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United States Patent 7,686,175
Waisanen March 30, 2010

Container crane

Abstract

A container crane includes a container including first and second side walls spaced apart and generally parallel, a bridge adapted to travel in a substantially longitudinal direction along the first and second side walls, a trolley adapted to travel in a substantially longitudinal direction along the bridge, a jib coupled to a bottom surface of the trolley, and a hoist mounted to the jib.


Inventors: Waisanen; Steven K. (Big Bend, WI)
Assignee: MHE Technologies, Inc. (Wilmington, DE)
Appl. No.: 11/574,607
Filed: September 2, 2005
PCT Filed: September 02, 2005
PCT No.: PCT/US2005/031369
371(c)(1),(2),(4) Date: December 27, 2007
PCT Pub. No.: WO2006/028994
PCT Pub. Date: March 16, 2006


Related U.S. Patent Documents

Application NumberFiling DatePatent NumberIssue Date
60606956Sep., 2004

Current U.S. Class: 212/315 ; 212/318; 414/543
Current International Class: B66C 19/00 (20060101)
Field of Search: 212/179,180,315,318

References Cited

U.S. Patent Documents
112829 March 1871 Middleton
1752026 March 1930 Phillips
2499442 March 1950 Wright
2704037 March 1955 Babcock et al.
2846081 August 1958 Moore et al.
3006485 October 1961 Martin
3572513 March 1971 Tantlinger et al.
3770137 November 1973 Slutsky et al.
4187048 February 1980 Bohlmann
4249853 February 1981 Lyvers
4289076 September 1981 Miller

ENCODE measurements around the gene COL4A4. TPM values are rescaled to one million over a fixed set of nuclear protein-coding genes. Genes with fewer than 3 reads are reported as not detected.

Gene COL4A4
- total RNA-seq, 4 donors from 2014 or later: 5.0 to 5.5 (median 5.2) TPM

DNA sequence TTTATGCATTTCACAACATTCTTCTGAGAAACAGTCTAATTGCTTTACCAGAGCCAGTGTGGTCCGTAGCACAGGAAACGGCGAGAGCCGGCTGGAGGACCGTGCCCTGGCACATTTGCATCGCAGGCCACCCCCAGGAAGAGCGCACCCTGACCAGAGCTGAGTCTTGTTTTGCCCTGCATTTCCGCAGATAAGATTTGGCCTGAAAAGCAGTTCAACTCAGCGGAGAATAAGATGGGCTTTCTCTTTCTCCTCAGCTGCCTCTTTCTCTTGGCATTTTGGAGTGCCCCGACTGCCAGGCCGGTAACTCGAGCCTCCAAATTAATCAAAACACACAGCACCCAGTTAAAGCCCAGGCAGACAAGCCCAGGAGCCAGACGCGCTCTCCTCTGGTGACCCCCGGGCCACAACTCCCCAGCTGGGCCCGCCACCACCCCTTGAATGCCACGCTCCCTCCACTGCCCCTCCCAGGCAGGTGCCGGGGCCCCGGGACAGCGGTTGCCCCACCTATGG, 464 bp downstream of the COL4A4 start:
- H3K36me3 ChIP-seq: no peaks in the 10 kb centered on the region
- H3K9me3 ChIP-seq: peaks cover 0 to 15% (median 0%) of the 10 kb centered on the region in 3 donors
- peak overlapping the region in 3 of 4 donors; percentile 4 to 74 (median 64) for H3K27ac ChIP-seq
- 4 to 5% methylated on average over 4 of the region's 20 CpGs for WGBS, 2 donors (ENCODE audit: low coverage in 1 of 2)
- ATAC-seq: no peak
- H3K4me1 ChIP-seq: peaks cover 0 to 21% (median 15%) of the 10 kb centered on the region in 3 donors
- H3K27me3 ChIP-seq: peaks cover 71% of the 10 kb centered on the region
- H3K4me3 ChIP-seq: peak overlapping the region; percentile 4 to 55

4360307 November 1982 Larsson
4639182 January 1987 Inaba et al.
4930970 June 1990 Sunderland
6860703 March 2005 Carroll, Jr.
6886811 May 2005 Springett et al.
Foreign Patent Documents
2 206 097 Dec., 1988 GB
2 387 832 Oct., 2003 GB
863507 Sep., 1981 SU
1463701 Mar., 1989 SU
Primary Examiner: Brahan; Thomas J.
Attorney, Agent or Firm: Porter, Wright, Morris & Arthur, LLP

Parent Case Text



CROSS-REFERENCE TO RELATED APPLICATION

This application claims priority from U.S. Provisional Patent Application No. 60/606,956, entitled "Container Crane", filed Sep. 3, 2004 by Steven K. Waisanen.
Claims



What is claimed is:

1. A container crane comprising: a container including first and second side walls spaced apart and generally parallel; a bridge adapted to travel in a substantially longitudinal direction along the first and second walls; a trolley adapted to travel in a substantially longitudinal direction along the bridge and substantially perpendicular to the first and second side walls; wherein the trolley includes wheels that roll along the bridge; a connector rotatably secured to a bottom of the trolley; a jib including a horizontally disposed I-beam having a top plate and a bottom plate and supported by the connector so that the jib rotates about a vertical axis relative to the trolley; wherein the top plate of the jib rides on rollers carried by the connector to longitudinally move the jib back and forth relative to the trolley so that opposed first and second ends the jib can selectively extend away from the trolley; first and second stops mounted to the first and second ends of the jib respectively to stop the jib from traveling off the connector in either direction; a hoist mounted to the jib; and wherein the hoist includes wheels that roll along the bottom plate of the jib so that the hoist travels between a first end of the jib and a second end of the jib.

2. The container crane of claim 1, and further comprising a support channel mounted to each side wall, each support channel extending substantially the length of the container, wherein the bridge is adapted to travel along the support channels.

3. The container crane of claim 2 wherein the bridge includes wheels that ride in the support channels so that the bridge travels along the support channels.

4. The container crane of claim 1 wherein the bridge defines channels and the trolley travels in the channels along the length of the bridge.

5. The container crane of claim 4 wherein the wheels of the trolley ride in the channels of the bridge so that the trolley travels along the channels of the bridge.